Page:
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Ramniklal Mohanlal Pandit Vs. C.J. Jose and anr. - Court Judgment

LegalCrystal Citation
SubjectCriminal
CourtGujarat High Court
Decided On
Judge
Reported in1982CriLJ1906; (1981)GLR797
AppellantRamniklal Mohanlal Pandit
RespondentC.J. Jose and anr.
Cases ReferredSmt. Icchu Devi Choraria v. Union of India
Excerpt:
.....of the detaining authority the order of detention is necessarily bad. however, the failure of the detaining authority to consider the possibility of launching a criminal prosecution may, in the circumstances of a case, lead to the conclusion that the detaining authority had not applied its mind to the vital question whether it was necessary to make an order of preventive detention. where an express allegation is made that 'the order of detention was issued in a mechanical fashion without keeping present to its mind the question whether it was necessary to make such an order when an ordinary criminal prosecution could well serve the purpose, the detaining authority must satisfy the court that that question too was borne in mind before the order of detention was made. 4, 80 is clearly..........1980 the petitioner had despatched 34 barrels of crude oil, that is, 7480 litres of crude oil, to pipardi depot, and in another statement of the same day the petitioner had stated that two tractor trailers, each containing 14 barrels of crude oil, and another 'tempo' containing six barrels of crude oil, in all thirty-four barrels were despatched from rangola to pipardi.2. in para 4 of the grounds of detention it has been stated that on nov. 18, 1980, in the presence of panchas and in the presence of one indubhai haribhai pandya who was looking after the business of the petitioner at pipardi and who was also related to the petitioner, the stock of crude oil available at the pipardi depot of the petitioner was verified. the stock of crude oil found at pipardi depot was 19 barrels, that.....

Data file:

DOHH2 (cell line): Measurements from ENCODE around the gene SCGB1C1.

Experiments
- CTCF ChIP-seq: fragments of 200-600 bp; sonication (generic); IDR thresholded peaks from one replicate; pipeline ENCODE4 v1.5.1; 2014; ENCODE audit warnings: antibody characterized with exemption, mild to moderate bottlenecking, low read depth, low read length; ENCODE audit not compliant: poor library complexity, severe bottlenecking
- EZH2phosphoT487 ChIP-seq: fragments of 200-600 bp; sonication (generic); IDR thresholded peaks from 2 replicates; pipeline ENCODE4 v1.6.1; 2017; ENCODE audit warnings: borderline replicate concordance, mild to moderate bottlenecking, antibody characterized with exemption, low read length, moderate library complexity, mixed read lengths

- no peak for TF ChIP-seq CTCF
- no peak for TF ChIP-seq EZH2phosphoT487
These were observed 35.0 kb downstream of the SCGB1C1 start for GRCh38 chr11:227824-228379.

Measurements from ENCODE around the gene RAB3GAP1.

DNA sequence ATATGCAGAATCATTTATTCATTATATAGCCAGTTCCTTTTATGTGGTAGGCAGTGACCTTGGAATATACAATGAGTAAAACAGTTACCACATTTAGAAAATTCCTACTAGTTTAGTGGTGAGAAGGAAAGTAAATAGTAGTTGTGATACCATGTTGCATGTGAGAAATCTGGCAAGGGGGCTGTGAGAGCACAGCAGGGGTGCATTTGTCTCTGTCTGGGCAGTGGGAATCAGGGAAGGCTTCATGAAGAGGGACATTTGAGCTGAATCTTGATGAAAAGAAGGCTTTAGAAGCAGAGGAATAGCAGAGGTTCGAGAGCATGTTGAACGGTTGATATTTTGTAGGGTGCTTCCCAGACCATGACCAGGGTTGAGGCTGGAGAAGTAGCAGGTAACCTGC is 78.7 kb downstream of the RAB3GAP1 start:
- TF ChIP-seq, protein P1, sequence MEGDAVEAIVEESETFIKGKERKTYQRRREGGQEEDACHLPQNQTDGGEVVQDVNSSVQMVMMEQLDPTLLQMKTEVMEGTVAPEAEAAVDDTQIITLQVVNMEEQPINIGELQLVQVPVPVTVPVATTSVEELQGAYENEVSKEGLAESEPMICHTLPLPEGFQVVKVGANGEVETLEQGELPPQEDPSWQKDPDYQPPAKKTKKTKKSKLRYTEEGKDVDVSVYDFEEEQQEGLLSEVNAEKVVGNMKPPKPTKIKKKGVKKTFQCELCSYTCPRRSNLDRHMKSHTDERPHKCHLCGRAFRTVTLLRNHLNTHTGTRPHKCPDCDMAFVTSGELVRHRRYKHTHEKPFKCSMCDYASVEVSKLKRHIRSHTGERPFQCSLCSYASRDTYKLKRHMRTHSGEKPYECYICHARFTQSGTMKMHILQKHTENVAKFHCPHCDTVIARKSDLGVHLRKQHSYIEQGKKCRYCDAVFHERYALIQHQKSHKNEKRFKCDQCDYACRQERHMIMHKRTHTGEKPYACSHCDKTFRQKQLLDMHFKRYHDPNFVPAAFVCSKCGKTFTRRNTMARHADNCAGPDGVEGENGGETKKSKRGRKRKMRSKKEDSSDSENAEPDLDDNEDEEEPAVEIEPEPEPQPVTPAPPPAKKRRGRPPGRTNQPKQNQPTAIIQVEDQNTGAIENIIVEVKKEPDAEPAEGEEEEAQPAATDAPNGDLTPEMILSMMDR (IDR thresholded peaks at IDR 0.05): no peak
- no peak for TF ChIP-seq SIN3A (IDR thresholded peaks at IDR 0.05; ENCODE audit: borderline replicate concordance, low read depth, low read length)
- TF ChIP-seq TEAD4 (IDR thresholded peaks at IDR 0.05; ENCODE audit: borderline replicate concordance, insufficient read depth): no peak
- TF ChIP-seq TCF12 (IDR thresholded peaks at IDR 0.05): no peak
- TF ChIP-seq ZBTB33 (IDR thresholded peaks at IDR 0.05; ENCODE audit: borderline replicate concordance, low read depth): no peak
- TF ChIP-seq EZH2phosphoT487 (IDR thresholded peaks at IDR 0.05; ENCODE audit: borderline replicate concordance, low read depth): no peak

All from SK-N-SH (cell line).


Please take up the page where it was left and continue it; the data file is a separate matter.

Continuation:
Judgment:

B.J. Divan, C.J.